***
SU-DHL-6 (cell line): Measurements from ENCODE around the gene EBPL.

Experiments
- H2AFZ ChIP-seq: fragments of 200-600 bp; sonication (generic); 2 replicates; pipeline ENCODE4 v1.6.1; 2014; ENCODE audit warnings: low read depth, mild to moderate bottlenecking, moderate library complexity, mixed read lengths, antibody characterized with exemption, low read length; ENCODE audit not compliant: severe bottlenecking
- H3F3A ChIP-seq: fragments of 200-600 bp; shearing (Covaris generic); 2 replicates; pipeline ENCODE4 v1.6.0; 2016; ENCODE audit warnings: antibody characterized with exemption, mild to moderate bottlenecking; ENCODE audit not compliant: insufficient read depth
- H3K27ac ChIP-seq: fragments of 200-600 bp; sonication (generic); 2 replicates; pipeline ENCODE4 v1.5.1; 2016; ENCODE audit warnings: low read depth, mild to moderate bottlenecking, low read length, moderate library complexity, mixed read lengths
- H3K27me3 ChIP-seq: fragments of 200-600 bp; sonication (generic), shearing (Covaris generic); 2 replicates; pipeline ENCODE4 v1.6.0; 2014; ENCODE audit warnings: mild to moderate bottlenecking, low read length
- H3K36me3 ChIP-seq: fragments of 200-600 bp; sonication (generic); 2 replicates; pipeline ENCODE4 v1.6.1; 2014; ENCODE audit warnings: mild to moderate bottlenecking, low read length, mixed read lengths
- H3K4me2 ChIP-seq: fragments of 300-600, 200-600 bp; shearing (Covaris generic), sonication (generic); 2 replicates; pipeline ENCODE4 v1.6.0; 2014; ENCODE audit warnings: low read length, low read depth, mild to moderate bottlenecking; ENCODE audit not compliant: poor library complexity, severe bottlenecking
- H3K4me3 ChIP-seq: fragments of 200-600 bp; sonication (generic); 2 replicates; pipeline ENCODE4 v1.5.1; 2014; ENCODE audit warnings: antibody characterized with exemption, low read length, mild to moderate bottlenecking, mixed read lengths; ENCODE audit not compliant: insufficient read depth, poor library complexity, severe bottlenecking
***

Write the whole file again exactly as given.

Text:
SU-DHL-6 (cell line): Measurements from ENCODE around the gene EBPL.

Experiments
- H2AFZ ChIP-seq: fragments of 200-600 bp; sonication (generic); 2 replicates; pipeline ENCODE4 v1.6.1; 2014; ENCODE audit warnings: low read depth, mild to moderate bottlenecking, moderate library complexity, mixed read lengths, antibody characterized with exemption, low read length; ENCODE audit not compliant: severe bottlenecking
- H3F3A ChIP-seq: fragments of 200-600 bp; shearing (Covaris generic); 2 replicates; pipeline ENCODE4 v1.6.0; 2016; ENCODE audit warnings: antibody characterized with exemption, mild to moderate bottlenecking; ENCODE audit not compliant: insufficient read depth
- H3K27ac ChIP-seq: fragments of 200-600 bp; sonication (generic); 2 replicates; pipeline ENCODE4 v1.5.1; 2016; ENCODE audit warnings: low read depth, mild to moderate bottlenecking, low read length, moderate library complexity, mixed read lengths
- H3K27me3 ChIP-seq: fragments of 200-600 bp; sonication (generic), shearing (Covaris generic); 2 replicates; pipeline ENCODE4 v1.6.0; 2014; ENCODE audit warnings: mild to moderate bottlenecking, low read length
- H3K36me3 ChIP-seq: fragments of 200-600 bp; sonication (generic); 2 replicates; pipeline ENCODE4 v1.6.1; 2014; ENCODE audit warnings: mild to moderate bottlenecking, low read length, mixed read lengths
- H3K4me2 ChIP-seq: fragments of 300-600, 200-600 bp; shearing (Covaris generic), sonication (generic); 2 replicates; pipeline ENCODE4 v1.6.0; 2014; ENCODE audit warnings: low read length, low read depth, mild to moderate bottlenecking; ENCODE audit not compliant: poor library complexity, severe bottlenecking
- H3K4me3 ChIP-seq: fragments of 200-600 bp; sonication (generic); 2 replicates; pipeline ENCODE4 v1.5.1; 2014; ENCODE audit warnings: antibody characterized with exemption, low read length, mild to moderate bottlenecking, mixed read lengths; ENCODE audit not compliant: insufficient read depth, poor library complexity, severe bottlenecking